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  13. Cathy, my stomach was rumbling just reading your blog post, so I can only imagine how fabulous it is to read the Cait Morgan series!

    As for the taste of a country - when I was a student in London, I pretty much lived on Ploughman's Lunch at the locals, so for me, sharp cheddar (the English really are the best at it) and Branson's Pickle take me right back to when I was 21!

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    1. I'm glad the post made you rumble :-) If you like a good strong cheddar I have found a super one, available at CostCo here in Canada - it's called Collier Cheddar, and it's from Wales (yes, I know...I know...LOL!!) it's great with an apple, some bread, and a big dollop of Branston xx Happy eating :-)

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  14. Yes, Julia, the Wensleydale cheese and pickle sandwich is most definitely London for me. But I also loved the soda bread of Ireland and the handmade pasta in Florence. Clearly, I'm a carboholic.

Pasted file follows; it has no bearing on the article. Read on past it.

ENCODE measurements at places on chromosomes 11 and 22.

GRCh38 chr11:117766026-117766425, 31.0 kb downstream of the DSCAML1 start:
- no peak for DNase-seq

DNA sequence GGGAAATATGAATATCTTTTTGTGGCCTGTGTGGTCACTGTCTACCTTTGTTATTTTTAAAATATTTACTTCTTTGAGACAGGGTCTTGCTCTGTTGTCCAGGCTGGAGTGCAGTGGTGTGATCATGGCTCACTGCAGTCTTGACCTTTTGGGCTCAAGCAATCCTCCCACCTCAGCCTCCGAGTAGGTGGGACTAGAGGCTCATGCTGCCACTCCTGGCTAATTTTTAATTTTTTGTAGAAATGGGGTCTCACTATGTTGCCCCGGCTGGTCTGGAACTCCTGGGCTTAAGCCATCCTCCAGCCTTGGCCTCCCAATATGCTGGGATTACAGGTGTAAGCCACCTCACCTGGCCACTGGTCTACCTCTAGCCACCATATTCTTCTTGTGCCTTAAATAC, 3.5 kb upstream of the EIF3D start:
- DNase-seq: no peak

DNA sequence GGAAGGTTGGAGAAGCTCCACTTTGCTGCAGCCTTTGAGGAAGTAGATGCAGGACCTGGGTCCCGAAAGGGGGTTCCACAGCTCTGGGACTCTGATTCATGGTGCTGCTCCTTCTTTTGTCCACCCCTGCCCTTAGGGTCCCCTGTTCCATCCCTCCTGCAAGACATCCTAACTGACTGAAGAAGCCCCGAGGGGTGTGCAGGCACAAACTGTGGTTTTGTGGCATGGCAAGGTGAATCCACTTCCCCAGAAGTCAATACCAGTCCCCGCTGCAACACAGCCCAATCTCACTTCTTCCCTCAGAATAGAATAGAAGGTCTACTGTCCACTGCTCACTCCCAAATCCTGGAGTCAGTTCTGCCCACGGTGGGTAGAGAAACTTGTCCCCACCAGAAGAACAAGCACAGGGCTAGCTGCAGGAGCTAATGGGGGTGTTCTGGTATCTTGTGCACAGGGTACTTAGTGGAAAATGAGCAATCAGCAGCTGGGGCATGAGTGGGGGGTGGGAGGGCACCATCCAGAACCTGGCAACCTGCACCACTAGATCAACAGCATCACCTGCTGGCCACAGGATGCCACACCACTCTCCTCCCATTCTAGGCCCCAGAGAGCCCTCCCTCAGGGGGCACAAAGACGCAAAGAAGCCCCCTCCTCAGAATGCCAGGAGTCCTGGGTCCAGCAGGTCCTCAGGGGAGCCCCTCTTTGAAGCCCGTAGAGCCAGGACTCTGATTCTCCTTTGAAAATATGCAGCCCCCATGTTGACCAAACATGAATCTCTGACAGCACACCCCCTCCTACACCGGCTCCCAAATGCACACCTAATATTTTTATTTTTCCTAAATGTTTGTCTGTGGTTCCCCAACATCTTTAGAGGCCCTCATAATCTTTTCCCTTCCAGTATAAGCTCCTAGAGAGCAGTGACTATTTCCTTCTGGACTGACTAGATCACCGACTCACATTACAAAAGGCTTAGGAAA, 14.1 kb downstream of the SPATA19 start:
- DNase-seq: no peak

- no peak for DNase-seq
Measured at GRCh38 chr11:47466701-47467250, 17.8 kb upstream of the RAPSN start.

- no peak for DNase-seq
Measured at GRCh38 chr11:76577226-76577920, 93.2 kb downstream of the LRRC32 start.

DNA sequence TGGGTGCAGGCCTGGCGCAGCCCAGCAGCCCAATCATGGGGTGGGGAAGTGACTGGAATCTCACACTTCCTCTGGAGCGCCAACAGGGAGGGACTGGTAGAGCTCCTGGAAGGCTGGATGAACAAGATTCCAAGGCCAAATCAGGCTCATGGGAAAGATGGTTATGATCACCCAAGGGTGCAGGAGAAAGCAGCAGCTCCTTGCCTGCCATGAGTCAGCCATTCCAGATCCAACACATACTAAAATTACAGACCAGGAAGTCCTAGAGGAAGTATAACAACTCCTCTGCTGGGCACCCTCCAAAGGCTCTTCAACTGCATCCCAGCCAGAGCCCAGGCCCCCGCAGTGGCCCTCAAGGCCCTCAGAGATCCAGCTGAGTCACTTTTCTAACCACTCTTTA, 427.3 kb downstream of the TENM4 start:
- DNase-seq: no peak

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    1. Oh carb-lovers have such fun eating as they travel - every culture's carbs are so delicious!

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  15. Also, HUGE CONGRATULATIONS, Cathy, on having your work optioned for tv/film. I am eager to read the next Cait Morgan adventure.

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    1. Thanks Jenn - it's absolutely thrilling, and not something I could have dared hope for. I hope you enjoy your time with Cait - she's not one for company (generally speaking) but she's always keen to solve a twisty mystery :-)